Miller feeders are boxes filled with syrup that are placed directly above beehives to provide bees with additional sustenance.
National size wooden miller feeders feature mesh ladders to provide greater access for bees while preventing bulging.
An inverted jar or can covering the inner cover hole works, but can cause robbing. Additionally, these boxes require you to suit up and disturb bees each time you need to refill them.
Frame feeders are beehive feeders designed to replace one of the frames in a beehive and feature a plastic reservoir to store syrup, as well as a ladder-type structure inside that prevents bees from drowning. Although more challenging to clean than some other types, frame feeders still work effectively and should be considered when weather conditions make foraging impossible or when you need protection against heat or cold.
This innovative new design incorporates stiffer walls that better maintain their shape, eliminating gaps where bees may enter and drown. Furthermore, its textured interior wall helps bees avoid building burr comb.
This feeder for bees is the best available. Featuring a wooden cap that snugly covers its top surface for rigidity and to exclude bees from accessing syrup directly, as well as to prevent comb build-up and make cleaning simpler, it makes this feeder perfect.
These feeders should be placed directly atop of the hive and allow bees to enter through circular holes on either side. You can fill these feeders with either liquid or solid food (but more effort may be required when filling solid ones), and include two inserts that form ladders so the bees do not drown in an emergency situation.
Filtered feeders are ideal for spring or stimulative feeding when slow-dripping syrup may provide benefits to the colony. Regular checks on these feeders should be conducted in order to detect cracking that could result in sugar water flooding into the hive and possibly killing bees.
Containers such as tin pails and plastic gallon buckets can be transformed into top feeders for beekeepers, while some also make their own from wood. Wooden feeders should always be treated with preservative before use to prevent sugar water spoilage prematurely and the wood becoming damp enough to host parasites like mites.
As its name implies, contact feeders consist of an enclosed container (typically mason jar) filled with liquid feed. They feature fine holes or gauze in the lid to allow bees to access it when inverted; any excess syrup then drips down and collects in another container to prevent waste or mold growth.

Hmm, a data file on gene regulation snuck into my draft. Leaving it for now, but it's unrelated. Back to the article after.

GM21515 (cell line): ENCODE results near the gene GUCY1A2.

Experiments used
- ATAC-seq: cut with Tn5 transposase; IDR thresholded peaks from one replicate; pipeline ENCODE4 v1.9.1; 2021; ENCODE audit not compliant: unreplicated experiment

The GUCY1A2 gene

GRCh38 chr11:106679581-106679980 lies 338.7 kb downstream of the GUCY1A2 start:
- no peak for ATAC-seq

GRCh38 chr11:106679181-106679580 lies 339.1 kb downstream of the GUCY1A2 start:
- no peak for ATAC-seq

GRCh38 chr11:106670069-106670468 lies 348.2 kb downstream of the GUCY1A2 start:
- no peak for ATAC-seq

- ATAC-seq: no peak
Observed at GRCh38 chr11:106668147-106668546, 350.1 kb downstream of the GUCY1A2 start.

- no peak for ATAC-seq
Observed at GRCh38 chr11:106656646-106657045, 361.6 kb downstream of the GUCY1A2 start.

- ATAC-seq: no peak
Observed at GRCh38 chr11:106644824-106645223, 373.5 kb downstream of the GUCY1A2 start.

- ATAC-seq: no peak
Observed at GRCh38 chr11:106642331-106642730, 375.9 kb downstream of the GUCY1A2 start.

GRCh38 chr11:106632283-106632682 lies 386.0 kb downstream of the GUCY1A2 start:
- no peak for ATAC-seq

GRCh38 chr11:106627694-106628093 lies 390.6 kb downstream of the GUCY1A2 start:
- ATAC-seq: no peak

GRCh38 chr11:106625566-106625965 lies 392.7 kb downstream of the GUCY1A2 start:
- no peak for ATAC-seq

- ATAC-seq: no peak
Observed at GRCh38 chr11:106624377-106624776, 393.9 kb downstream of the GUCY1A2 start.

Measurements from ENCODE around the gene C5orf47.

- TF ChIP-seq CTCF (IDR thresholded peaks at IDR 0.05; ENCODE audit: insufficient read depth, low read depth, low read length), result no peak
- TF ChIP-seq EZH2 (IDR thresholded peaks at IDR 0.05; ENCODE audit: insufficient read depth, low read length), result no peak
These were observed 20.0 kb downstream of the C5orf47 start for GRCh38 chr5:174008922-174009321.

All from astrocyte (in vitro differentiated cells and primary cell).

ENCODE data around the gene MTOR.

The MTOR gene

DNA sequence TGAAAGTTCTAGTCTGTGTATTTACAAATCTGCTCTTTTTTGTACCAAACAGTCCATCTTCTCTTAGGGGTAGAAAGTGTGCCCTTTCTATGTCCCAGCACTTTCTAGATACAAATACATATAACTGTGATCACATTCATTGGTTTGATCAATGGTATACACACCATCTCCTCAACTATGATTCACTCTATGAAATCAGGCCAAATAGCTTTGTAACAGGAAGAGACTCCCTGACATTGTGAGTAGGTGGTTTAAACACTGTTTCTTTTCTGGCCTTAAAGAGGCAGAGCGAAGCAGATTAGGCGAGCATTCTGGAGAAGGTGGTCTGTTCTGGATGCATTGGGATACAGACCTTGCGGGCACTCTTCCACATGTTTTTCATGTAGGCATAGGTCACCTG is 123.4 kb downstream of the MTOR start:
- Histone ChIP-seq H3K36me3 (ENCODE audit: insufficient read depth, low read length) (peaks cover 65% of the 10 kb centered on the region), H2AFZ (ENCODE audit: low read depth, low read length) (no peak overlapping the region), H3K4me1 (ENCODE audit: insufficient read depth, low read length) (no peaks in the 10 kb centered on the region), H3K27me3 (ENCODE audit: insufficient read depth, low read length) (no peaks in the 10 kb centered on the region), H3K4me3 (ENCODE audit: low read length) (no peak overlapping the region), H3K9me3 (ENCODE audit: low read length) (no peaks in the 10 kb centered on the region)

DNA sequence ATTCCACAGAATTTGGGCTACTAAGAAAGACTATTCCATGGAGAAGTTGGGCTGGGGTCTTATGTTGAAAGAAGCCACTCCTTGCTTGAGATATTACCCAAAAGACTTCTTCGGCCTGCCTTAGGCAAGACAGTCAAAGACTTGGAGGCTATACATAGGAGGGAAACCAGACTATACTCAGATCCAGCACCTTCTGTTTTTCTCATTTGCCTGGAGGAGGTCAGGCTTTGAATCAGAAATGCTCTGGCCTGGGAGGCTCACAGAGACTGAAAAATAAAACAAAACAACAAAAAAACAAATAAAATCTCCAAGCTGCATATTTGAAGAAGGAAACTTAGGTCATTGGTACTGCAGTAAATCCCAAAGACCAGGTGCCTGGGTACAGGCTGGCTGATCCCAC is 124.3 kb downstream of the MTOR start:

An entrance feeder provides another method of feeding bees. It consists of an inverted feeding tray fitted into the hive entrance and an inverted syrup container attached. While these arrangements make monitoring and refilling simple, they’re less effective at deterring robbers from breaking in.
Dadant & Sons provides high-quality designs that are easy to use and clean – the ideal solution when conditions become such that bees cannot forage on their own or an unexpected predator attack occurs. These options help the bees defend against potential robbing attempts more effectively and are ideal when conditions make foraging impossible or to prevent an unexpected predator attack.
This rapid round top feeder is specifically designed to suit Flow Hives; it fits directly onto the inner cover beneath a pitched roof and holds one gallon of syrup. Made of plastic, its central hole lets bees enter, while a dome protects them from escape while providing gripping ridges for them to use when entering. Refills can be done without disturbing colony activity by simply removing its lid and inner cover for refill.
Frame feeders often need to be topped up, which can be an inconvenience for bees. A new design of feeder with an integrated cap and ladder has successfully addressed many of its drawbacks.